Troubleshooting Guide to Common Furnace Problems in Your Building – Sobieski Services | DE, NJ, PA, MD

Troubleshooting Guide to Common Furnace Problems in Your Building

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It’s nearly time to shut down the air conditioning and start up your furnace for another heating season. When your furnace is up and running consistently, it’s possible you’ll notice that some problems have developed in the way the system works. The following is a brief guide to troubleshooting several common furnace problems. Some of them will require professional assistance, but you may be able to resolve many of them without the need to call your HVAC expert.

Causes of Furnace Problems

  • Age: Furnaces are designed to provide many years of reliable service. However, if your commercial building’s furnace is around fifteen years old or older, age will start affecting its performance.
  • Wear and Tear: Commercial furnaces receive a lot more wear and tear than residential systems. Over the course of a few seasons, this wear can accumulate significantly and cause functional problems.
  • Improper Settings: Improper settings on the furnace’s controls can cause problems that seem severe, but can usually be corrected easily.
    Component malfunctions: Malfunctions of controls, internal components, and important parts can lead to significant furnace problems.
  • Lack of maintenance: Commercial furnaces need regular preventive maintenance to keep them working at their best. A furnace that has been neglected will not function properly and will be more likely to develop problems.

Problem: No Power to Furnace

  • Check the power cables and connections to ensure they are connected to a functional power source.
  • Make sure the furnace’s on/off switch is set to “on.” The switch will often be on the front of the furnace and may look like a standard light switch.
  • Locate the building’s main circuit breaker and see if the breaker controlling the furnace has tripped. If your breaker uses fuses, see if the fuse for the furnace has blown. Replace the fuse or reset the breaker.

Problem: Furnace Won’t Start

  • If your furnace is a fuel-burning model, check the pilot light to make sure it’s lit. The pilot light is necessary for igniting the fuel that the furnace burns to produce heat. Relight the pilot light if you or your maintenance staff are comfortable with doing so; otherwise, call your HVAC pro for help.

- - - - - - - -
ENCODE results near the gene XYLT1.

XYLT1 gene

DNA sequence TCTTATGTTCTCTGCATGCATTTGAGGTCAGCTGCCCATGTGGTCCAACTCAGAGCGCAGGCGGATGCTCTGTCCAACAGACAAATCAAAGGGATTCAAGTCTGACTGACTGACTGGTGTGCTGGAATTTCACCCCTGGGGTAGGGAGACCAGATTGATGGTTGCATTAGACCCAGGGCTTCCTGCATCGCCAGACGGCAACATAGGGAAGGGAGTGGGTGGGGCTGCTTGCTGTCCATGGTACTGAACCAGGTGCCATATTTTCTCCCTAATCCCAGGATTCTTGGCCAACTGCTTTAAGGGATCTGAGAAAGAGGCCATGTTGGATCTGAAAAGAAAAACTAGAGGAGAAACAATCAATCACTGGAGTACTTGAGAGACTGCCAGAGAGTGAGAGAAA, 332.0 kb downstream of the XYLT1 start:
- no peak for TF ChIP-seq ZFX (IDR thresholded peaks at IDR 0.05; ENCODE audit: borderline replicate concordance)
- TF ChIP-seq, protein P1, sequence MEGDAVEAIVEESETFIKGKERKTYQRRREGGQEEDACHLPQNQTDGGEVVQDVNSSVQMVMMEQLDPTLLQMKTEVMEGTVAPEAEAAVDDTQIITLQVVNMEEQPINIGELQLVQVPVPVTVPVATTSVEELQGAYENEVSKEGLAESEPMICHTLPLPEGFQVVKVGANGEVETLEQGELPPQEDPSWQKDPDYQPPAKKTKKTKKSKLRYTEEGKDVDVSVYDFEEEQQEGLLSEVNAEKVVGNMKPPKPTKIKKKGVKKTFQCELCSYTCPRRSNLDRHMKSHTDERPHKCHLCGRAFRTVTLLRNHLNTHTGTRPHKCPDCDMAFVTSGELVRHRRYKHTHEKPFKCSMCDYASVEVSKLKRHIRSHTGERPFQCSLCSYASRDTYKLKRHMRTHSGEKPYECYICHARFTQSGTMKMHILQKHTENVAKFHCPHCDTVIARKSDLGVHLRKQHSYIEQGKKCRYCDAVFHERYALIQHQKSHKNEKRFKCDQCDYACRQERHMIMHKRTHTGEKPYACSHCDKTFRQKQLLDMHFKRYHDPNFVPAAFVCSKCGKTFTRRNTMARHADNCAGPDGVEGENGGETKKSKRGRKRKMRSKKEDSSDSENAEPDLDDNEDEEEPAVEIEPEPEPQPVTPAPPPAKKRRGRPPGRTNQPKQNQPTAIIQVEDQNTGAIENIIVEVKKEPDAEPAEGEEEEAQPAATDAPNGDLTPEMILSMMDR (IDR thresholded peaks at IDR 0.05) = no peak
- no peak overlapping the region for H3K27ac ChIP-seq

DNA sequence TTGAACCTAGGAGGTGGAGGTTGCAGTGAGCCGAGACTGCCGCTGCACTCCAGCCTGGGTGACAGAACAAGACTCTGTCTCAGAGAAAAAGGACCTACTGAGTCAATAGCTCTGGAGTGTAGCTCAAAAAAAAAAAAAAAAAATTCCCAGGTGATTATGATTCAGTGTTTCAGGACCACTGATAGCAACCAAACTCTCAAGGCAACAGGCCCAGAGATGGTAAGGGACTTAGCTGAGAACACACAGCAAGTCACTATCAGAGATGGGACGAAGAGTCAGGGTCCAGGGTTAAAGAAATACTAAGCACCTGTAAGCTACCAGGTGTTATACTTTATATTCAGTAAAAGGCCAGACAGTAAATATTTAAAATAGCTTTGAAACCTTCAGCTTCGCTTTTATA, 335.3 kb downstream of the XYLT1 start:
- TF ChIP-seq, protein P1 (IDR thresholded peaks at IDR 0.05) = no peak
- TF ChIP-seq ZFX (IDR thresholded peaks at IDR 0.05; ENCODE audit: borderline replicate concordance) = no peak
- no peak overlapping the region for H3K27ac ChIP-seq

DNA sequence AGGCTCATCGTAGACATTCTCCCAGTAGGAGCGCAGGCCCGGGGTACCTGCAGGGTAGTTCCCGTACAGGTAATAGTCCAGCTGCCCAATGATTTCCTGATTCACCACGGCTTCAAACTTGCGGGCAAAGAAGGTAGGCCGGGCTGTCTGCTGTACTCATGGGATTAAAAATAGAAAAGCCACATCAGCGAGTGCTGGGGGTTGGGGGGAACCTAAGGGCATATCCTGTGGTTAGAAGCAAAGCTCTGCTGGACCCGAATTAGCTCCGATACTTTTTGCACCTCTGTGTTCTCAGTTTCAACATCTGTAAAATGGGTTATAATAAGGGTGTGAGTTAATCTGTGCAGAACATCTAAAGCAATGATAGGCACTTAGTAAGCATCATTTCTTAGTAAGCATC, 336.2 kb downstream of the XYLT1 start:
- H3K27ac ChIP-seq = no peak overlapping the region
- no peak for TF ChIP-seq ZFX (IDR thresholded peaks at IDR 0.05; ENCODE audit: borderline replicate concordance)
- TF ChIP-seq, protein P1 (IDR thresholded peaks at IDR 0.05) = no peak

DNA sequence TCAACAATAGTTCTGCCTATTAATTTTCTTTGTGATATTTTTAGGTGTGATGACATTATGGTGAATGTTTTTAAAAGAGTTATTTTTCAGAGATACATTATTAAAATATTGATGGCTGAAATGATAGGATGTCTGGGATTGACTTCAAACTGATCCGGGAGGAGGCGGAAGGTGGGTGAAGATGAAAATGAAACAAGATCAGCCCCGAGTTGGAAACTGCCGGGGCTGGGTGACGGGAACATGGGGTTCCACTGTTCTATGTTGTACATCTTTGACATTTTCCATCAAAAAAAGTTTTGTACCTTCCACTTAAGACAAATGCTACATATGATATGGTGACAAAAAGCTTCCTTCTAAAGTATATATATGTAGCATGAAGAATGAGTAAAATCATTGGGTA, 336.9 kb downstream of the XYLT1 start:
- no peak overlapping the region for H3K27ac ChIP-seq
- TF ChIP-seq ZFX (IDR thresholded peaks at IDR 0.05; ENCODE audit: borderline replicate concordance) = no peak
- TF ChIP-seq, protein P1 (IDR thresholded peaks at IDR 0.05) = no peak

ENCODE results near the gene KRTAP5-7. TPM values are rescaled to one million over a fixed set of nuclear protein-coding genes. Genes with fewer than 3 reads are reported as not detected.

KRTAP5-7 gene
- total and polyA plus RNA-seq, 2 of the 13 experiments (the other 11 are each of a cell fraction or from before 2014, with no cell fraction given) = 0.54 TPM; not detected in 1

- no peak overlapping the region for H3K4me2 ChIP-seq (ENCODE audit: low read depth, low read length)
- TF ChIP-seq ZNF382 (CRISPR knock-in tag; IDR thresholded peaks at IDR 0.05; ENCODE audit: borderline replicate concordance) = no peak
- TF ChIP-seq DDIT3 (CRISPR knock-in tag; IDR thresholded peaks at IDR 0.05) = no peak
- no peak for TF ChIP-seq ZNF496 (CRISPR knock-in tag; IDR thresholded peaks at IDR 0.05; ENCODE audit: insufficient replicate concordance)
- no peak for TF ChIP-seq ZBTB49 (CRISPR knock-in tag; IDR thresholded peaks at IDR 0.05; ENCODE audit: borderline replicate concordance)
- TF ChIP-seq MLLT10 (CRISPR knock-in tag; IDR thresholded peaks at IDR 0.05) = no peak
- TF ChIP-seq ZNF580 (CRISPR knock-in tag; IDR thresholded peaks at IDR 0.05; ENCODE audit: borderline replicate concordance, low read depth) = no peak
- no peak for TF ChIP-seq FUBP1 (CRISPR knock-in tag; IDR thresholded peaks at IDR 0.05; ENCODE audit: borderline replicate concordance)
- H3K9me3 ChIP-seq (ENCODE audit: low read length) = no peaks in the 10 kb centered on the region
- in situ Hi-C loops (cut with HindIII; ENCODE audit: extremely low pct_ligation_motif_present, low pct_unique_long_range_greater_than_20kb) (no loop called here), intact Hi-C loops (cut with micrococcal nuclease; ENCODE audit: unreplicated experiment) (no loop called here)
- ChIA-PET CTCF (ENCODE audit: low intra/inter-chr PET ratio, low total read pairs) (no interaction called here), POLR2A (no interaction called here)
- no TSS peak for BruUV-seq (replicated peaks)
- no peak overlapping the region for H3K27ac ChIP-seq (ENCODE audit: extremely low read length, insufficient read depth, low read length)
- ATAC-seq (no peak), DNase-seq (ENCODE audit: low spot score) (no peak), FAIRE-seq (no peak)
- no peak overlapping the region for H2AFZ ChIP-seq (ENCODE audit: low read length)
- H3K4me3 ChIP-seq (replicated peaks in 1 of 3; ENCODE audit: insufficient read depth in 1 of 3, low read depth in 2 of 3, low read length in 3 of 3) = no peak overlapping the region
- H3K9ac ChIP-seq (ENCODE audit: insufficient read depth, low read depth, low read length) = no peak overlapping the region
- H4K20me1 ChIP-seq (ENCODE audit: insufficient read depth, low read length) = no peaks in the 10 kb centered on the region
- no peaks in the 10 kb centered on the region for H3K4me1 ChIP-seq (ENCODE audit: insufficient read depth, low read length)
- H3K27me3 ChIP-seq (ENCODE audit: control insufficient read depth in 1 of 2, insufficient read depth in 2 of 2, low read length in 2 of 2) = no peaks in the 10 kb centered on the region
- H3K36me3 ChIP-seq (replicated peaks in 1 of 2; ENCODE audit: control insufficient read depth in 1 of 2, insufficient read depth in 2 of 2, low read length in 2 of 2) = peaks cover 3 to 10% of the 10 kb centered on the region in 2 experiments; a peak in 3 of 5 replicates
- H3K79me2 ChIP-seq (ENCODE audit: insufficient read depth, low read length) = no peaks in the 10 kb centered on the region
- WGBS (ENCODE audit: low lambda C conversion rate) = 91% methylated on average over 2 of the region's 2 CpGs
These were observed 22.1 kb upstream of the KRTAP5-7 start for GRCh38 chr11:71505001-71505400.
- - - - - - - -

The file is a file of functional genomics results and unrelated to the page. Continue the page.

• If your furnace is an electric model, make sure the electronic ignition is working properly.
  • Check the programmable thermostat. If the screen is blank, the thermostat needs new batteries. If the thermostat is on, make sure it is set to “heating” and that the temperature settings are higher than the current temperature of the room. Move the settings up a few degrees; this may cause the furnace to turn on and run normally.

Problem: Furnace Produces No Warm Air

  • Check the furnace’s air filter to see if it is dirty or clogged. Dirty air filters are a major source of furnace malfunctions since they can block the airflow the furnace needs to work. Put in a new, clean filter. Remember to use a filter that is appropriate for the furnace. If you replace an old filter with a new one that is too thick or dense, you might have more problems related to airflow.
  • See if the supply vents or return registers are blocked by furniture, equipment, boxes, or other objects that could stop airflow. Uncover the vents and keep them clear of blockages.
  • Check the ductwork of your HVAC system. Missing or damaged ducts could lead to air leaks. Broken seals at duct connections could also let substantial amounts of warm air escape. Repair or replace any missing or damaged duct sections. Connections should all be tight and sealed with mastic or metal tape. Ensure ducts are firmly connected at supply vents and return air registers.

Our goal is to help educate our customers about Plumbing, HVACR, Fire Protection, and Alarm Systems in Mechanical, Commercial, and Residential settings. For more information on troubleshooting common furnace problems in your commercial building, and to view projects we’ve worked on, visit our website!

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